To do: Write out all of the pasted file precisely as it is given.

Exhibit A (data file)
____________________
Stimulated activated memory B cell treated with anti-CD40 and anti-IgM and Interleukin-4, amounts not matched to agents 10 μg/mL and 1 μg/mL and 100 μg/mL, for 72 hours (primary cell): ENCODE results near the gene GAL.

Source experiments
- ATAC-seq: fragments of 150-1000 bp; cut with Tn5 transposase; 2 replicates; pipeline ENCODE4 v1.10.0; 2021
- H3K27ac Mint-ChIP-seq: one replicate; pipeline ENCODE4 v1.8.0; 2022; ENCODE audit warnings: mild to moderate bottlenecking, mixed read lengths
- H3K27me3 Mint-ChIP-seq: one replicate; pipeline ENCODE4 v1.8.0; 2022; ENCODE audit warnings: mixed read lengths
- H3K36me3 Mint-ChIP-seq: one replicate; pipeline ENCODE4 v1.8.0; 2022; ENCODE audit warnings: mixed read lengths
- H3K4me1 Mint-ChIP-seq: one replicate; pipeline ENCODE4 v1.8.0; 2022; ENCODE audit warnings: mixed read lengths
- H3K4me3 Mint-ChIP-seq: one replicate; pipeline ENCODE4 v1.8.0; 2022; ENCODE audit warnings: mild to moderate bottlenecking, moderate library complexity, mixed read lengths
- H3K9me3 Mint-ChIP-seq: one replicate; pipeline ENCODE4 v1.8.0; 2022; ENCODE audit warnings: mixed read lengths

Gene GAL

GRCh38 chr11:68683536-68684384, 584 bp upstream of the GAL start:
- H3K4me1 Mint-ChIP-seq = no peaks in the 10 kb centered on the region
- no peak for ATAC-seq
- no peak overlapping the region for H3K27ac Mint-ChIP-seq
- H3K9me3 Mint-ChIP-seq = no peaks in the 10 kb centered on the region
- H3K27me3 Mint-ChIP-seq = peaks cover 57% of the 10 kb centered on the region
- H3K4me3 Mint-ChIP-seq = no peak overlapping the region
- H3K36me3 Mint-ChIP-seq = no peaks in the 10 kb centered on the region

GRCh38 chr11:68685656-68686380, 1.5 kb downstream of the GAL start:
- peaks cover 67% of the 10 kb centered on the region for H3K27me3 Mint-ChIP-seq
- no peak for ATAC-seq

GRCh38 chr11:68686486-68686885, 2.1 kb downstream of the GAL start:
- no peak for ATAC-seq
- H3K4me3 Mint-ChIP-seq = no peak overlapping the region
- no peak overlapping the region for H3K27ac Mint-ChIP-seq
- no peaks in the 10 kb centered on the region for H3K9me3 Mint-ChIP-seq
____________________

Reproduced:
Stimulated activated memory B cell treated with anti-CD40 and anti-IgM and Interleukin-4, amounts not matched to agents 10 μg/mL and 1 μg/mL and 100 μg/mL, for 72 hours (primary cell): ENCODE results near the gene GAL.

Source experiments
- ATAC-seq: fragments of 150-1000 bp; cut with Tn5 transposase; 2 replicates; pipeline ENCODE4 v1.10.0; 2021
- H3K27ac Mint-ChIP-seq: one replicate; pipeline ENCODE4 v1.8.0; 2022; ENCODE audit warnings: mild to moderate bottlenecking, mixed read lengths
- H3K27me3 Mint-ChIP-seq: one replicate; pipeline ENCODE4 v1.8.0; 2022; ENCODE audit warnings: mixed read lengths
- H3K36me3 Mint-ChIP-seq: one replicate; pipeline ENCODE4 v1.8.0; 2022; ENCODE audit warnings: mixed read lengths
- H3K4me1 Mint-ChIP-seq: one replicate; pipeline ENCODE4 v1.8.0; 2022; ENCODE audit warnings: mixed read lengths
- H3K4me3 Mint-ChIP-seq: one replicate; pipeline ENCODE4 v1.8.0; 2022; ENCODE audit warnings: mild to moderate bottlenecking, moderate library complexity, mixed read lengths
- H3K9me3 Mint-ChIP-seq: one replicate; pipeline ENCODE4 v1.8.0; 2022; ENCODE audit warnings: mixed read lengths

Gene GAL

GRCh38 chr11:68683536-68684384, 584 bp upstream of the GAL start:
- H3K4me1 Mint-ChIP-seq = no peaks in the 10 kb centered on the region
- no peak for ATAC-seq
- no peak overlapping the region for H3K27ac Mint-ChIP-seq
- H3K9me3 Mint-ChIP-seq = no peaks in the 10 kb centered on the region
- H3K27me3 Mint-ChIP-seq = peaks cover 57% of the 10 kb centered on the region
- H3K4me3 Mint-ChIP-seq = no peak overlapping the region
- H3K36me3 Mint-ChIP-seq = no peaks in the 10 kb centered on the region

GRCh38 chr11:68685656-68686380, 1.5 kb downstream of the GAL start:
- peaks cover 67% of the 10 kb centered on the region for H3K27me3 Mint-ChIP-seq
- no peak for ATAC-seq

GRCh38 chr11:68686486-68686885, 2.1 kb downstream of the GAL start:
- no peak for ATAC-seq
- H3K4me3 Mint-ChIP-seq = no peak overlapping the region
- no peak overlapping the region for H3K27ac Mint-ChIP-seq
- no peaks in the 10 kb centered on the region for H3K9me3 Mint-ChIP-seq